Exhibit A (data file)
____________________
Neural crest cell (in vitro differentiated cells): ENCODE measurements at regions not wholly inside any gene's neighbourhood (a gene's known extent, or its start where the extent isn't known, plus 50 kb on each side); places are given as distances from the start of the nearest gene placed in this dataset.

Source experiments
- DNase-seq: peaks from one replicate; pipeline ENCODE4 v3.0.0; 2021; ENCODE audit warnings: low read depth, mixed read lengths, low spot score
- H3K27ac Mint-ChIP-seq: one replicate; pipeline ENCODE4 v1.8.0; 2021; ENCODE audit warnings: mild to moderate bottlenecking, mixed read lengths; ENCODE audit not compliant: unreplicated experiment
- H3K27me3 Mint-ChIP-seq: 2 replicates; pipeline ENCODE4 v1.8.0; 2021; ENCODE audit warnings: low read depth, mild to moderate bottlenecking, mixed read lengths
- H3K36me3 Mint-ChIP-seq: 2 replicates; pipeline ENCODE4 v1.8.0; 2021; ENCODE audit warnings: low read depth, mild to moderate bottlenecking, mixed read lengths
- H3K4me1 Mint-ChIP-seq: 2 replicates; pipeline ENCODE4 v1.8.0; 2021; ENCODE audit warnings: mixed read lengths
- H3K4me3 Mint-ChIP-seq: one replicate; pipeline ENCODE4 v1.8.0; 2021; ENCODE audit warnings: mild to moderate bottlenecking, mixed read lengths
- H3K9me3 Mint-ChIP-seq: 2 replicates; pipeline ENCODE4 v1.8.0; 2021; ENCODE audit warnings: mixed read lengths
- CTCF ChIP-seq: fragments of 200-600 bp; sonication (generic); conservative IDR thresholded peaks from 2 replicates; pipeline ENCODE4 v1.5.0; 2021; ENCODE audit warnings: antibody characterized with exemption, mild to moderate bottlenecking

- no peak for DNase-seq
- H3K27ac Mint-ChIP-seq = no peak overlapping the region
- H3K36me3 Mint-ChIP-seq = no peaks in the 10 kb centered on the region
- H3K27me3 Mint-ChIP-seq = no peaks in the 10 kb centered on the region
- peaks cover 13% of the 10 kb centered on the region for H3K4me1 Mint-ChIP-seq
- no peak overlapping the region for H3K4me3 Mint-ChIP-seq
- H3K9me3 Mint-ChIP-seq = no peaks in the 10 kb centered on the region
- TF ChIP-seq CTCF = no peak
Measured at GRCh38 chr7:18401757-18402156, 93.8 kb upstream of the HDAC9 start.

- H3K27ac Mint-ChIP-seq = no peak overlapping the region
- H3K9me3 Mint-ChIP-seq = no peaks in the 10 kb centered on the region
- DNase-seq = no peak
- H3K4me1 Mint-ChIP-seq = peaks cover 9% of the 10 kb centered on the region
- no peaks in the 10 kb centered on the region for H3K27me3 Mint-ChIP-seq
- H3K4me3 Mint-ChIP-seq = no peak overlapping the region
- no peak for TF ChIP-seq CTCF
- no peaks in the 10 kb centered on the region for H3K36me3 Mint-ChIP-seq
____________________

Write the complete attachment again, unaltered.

Neural crest cell (in vitro differentiated cells): ENCODE measurements at regions not wholly inside any gene's neighbourhood (a gene's known extent, or its start where the extent isn't known, plus 50 kb on each side); places are given as distances from the start of the nearest gene placed in this dataset.

Source experiments
- DNase-seq: peaks from one replicate; pipeline ENCODE4 v3.0.0; 2021; ENCODE audit warnings: low read depth, mixed read lengths, low spot score
- H3K27ac Mint-ChIP-seq: one replicate; pipeline ENCODE4 v1.8.0; 2021; ENCODE audit warnings: mild to moderate bottlenecking, mixed read lengths; ENCODE audit not compliant: unreplicated experiment
- H3K27me3 Mint-ChIP-seq: 2 replicates; pipeline ENCODE4 v1.8.0; 2021; ENCODE audit warnings: low read depth, mild to moderate bottlenecking, mixed read lengths
- H3K36me3 Mint-ChIP-seq: 2 replicates; pipeline ENCODE4 v1.8.0; 2021; ENCODE audit warnings: low read depth, mild to moderate bottlenecking, mixed read lengths
- H3K4me1 Mint-ChIP-seq: 2 replicates; pipeline ENCODE4 v1.8.0; 2021; ENCODE audit warnings: mixed read lengths
- H3K4me3 Mint-ChIP-seq: one replicate; pipeline ENCODE4 v1.8.0; 2021; ENCODE audit warnings: mild to moderate bottlenecking, mixed read lengths
- H3K9me3 Mint-ChIP-seq: 2 replicates; pipeline ENCODE4 v1.8.0; 2021; ENCODE audit warnings: mixed read lengths
- CTCF ChIP-seq: fragments of 200-600 bp; sonication (generic); conservative IDR thresholded peaks from 2 replicates; pipeline ENCODE4 v1.5.0; 2021; ENCODE audit warnings: antibody characterized with exemption, mild to moderate bottlenecking

- no peak for DNase-seq
- H3K27ac Mint-ChIP-seq = no peak overlapping the region
- H3K36me3 Mint-ChIP-seq = no peaks in the 10 kb centered on the region
- H3K27me3 Mint-ChIP-seq = no peaks in the 10 kb centered on the region
- peaks cover 13% of the 10 kb centered on the region for H3K4me1 Mint-ChIP-seq
- no peak overlapping the region for H3K4me3 Mint-ChIP-seq
- H3K9me3 Mint-ChIP-seq = no peaks in the 10 kb centered on the region
- TF ChIP-seq CTCF = no peak
Measured at GRCh38 chr7:18401757-18402156, 93.8 kb upstream of the HDAC9 start.

- H3K27ac Mint-ChIP-seq = no peak overlapping the region
- H3K9me3 Mint-ChIP-seq = no peaks in the 10 kb centered on the region
- DNase-seq = no peak
- H3K4me1 Mint-ChIP-seq = peaks cover 9% of the 10 kb centered on the region
- no peaks in the 10 kb centered on the region for H3K27me3 Mint-ChIP-seq
- H3K4me3 Mint-ChIP-seq = no peak overlapping the region
- no peak for TF ChIP-seq CTCF
- no peaks in the 10 kb centered on the region for H3K36me3 Mint-ChIP-seq